ExoHad, a research project led by IU professor Adam Szczepaniak, has been awarded $1.8 million as part of an $11.24 million initiative funded by the U.S. Department of Energy.
Most visible matter in the universe is made of atoms, which are made of a central nucleus made of protons and neutrons, and electrons that orbit them. Protons and neutrons are part of a group of particles known as hadrons, Szczepaniak said.
However, it goes further, IU physics professor Sabine Lammers said, with everyday hadrons like protons and neutrons being made of even smaller particles called quarks and gluons. Quarks usually combine in pairs or triplets, to form stable hadrons. Gluons bind these quarks together, preventing them from flying apart, Lammers said.
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ExoHad will be researching the properties of hadrons with abnormal combinations of quarks and gluons, to better understand their properties through observation under abnormal conditions. Szczepaniak said he is specifically interested in hybrid hadrons, which contain very unique structures of quarks and gluons, which makes experimentation easier.
Through experimentation, ExoHad aims to confirm the existence of gluons and come to understand their properties better.
“Gluons are of fundamental importance because it is ultimately gluons that build matter,” Szczepaniak said.
However, exotic hadrons are incredibly difficult to observe. Szczepaniak said exotic hadrons are not able to be observed directly and last for very small lengths of time, about a septillionth of a second.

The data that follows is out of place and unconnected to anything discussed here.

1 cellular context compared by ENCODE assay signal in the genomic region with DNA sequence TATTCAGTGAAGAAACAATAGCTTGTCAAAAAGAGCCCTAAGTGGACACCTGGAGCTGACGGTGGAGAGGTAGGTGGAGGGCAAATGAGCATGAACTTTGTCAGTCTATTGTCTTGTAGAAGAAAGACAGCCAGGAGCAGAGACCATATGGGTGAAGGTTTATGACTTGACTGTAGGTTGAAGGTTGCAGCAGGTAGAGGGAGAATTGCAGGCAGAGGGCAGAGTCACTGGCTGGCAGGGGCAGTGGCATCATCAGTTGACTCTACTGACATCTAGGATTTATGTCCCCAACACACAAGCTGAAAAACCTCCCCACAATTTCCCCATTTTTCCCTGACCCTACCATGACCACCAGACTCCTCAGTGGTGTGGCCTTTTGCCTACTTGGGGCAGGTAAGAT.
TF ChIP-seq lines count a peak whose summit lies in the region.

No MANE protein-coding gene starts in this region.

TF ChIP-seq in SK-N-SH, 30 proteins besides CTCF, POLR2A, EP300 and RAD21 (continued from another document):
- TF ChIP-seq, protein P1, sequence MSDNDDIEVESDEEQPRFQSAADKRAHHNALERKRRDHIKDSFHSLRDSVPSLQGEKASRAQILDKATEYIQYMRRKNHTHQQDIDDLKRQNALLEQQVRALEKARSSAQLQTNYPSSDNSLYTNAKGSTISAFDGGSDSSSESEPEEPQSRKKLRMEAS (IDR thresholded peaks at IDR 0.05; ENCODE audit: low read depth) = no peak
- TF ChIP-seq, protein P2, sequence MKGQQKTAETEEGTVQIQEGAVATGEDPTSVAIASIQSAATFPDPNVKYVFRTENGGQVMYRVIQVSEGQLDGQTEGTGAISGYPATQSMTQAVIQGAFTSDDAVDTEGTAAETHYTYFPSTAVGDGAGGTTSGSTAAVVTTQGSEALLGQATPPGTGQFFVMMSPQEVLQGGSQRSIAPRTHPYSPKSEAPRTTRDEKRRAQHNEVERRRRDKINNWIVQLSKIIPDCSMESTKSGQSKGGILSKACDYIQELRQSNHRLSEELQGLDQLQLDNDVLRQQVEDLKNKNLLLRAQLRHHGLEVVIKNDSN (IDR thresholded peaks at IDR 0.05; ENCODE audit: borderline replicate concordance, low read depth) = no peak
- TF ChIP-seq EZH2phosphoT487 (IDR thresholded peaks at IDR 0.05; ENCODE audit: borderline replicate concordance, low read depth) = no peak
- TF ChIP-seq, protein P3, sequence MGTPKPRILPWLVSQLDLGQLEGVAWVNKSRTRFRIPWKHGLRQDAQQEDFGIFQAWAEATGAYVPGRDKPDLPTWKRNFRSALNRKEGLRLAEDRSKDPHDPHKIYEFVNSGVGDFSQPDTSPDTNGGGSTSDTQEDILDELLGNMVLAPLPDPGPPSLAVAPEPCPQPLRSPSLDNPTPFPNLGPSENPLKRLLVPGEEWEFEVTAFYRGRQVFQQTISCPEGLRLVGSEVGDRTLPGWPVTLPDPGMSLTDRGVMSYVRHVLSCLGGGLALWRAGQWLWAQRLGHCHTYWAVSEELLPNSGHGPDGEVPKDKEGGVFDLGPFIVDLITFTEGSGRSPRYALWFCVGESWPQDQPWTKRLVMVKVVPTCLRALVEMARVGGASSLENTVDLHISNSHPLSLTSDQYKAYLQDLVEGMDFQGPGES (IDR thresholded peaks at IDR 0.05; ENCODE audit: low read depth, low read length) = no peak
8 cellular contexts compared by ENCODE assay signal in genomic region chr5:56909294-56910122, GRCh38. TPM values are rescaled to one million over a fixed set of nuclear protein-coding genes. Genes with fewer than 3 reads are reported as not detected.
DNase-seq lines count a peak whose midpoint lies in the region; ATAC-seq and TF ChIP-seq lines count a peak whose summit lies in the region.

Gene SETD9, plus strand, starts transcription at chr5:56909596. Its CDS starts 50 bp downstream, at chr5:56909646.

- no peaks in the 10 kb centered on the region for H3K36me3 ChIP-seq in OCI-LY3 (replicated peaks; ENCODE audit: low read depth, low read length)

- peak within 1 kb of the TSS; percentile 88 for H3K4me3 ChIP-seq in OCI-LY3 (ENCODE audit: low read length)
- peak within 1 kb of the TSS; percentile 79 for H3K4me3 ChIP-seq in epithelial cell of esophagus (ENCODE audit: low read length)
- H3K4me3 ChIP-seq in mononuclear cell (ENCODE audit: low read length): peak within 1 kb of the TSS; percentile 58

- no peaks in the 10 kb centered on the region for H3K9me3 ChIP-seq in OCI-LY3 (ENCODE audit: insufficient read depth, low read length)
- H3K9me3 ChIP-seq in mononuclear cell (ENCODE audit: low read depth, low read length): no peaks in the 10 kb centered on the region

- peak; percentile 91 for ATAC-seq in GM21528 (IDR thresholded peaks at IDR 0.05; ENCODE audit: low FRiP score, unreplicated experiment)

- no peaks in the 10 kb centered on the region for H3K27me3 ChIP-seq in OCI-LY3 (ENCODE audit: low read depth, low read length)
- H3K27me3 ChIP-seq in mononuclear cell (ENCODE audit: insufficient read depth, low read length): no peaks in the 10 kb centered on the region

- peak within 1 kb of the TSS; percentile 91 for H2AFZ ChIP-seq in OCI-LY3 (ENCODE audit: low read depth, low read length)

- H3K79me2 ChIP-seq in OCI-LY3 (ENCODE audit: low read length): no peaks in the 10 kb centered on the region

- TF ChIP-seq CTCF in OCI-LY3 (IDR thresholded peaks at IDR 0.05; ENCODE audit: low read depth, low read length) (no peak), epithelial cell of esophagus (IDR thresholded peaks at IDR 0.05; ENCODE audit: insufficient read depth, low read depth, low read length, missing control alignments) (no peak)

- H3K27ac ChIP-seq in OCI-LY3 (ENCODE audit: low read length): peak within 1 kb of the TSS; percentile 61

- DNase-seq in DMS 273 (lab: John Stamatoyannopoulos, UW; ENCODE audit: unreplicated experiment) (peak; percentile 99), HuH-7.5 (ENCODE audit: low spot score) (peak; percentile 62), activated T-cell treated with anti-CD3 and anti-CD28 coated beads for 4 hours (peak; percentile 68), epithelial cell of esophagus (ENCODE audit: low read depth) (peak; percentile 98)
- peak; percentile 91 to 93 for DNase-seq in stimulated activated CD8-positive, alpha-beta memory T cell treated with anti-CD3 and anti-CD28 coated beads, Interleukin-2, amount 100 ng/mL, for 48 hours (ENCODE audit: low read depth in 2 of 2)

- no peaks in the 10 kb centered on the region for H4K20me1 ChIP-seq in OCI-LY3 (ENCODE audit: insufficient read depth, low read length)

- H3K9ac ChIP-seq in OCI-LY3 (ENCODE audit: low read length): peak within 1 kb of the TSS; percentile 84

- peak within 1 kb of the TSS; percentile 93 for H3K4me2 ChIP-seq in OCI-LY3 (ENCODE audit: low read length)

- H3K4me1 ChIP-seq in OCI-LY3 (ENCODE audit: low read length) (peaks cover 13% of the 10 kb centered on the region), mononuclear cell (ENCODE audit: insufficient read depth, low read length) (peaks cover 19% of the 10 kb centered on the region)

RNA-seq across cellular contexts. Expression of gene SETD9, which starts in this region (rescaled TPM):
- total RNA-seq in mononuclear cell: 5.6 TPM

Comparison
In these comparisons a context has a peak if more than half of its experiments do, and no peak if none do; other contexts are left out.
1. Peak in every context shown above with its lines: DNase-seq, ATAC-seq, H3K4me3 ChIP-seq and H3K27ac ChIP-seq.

“They aren’t exactly something you can take a picture of,” Szczepaniak said. “The type of particles that we are looking at decay almost instantaneously.”
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ExoHad will experiment on exotic hadrons by shooting a beam of light into the nuclei. Light, made of wave particles called photons, will interact with the targeted nuclei and will excise gluons, Szczepaniak said.
Szczepaniak said by detecting what type of hadrons they decay into, and tracing their paths and angles of distribution, his team will be able to determine the structures of the exotic hadrons they came from.
“If we know what kind of structures gluons combine into, we get a better understanding of how they interact in the first place,” Szczepaniak said. “Hopefully that will ultimately tell us how they generate matter.”
Keith Hermanek, an IU graduate student studying high-energy particle physics, said by studying the properties of subatomic particles, physicists will gain a greater understanding of the physical universe.
“It turns out that many areas of physics are related,” Hermanek said. “Understanding how something works on one fundamental level helps shed light on other fields, and ultimately how the universe works.”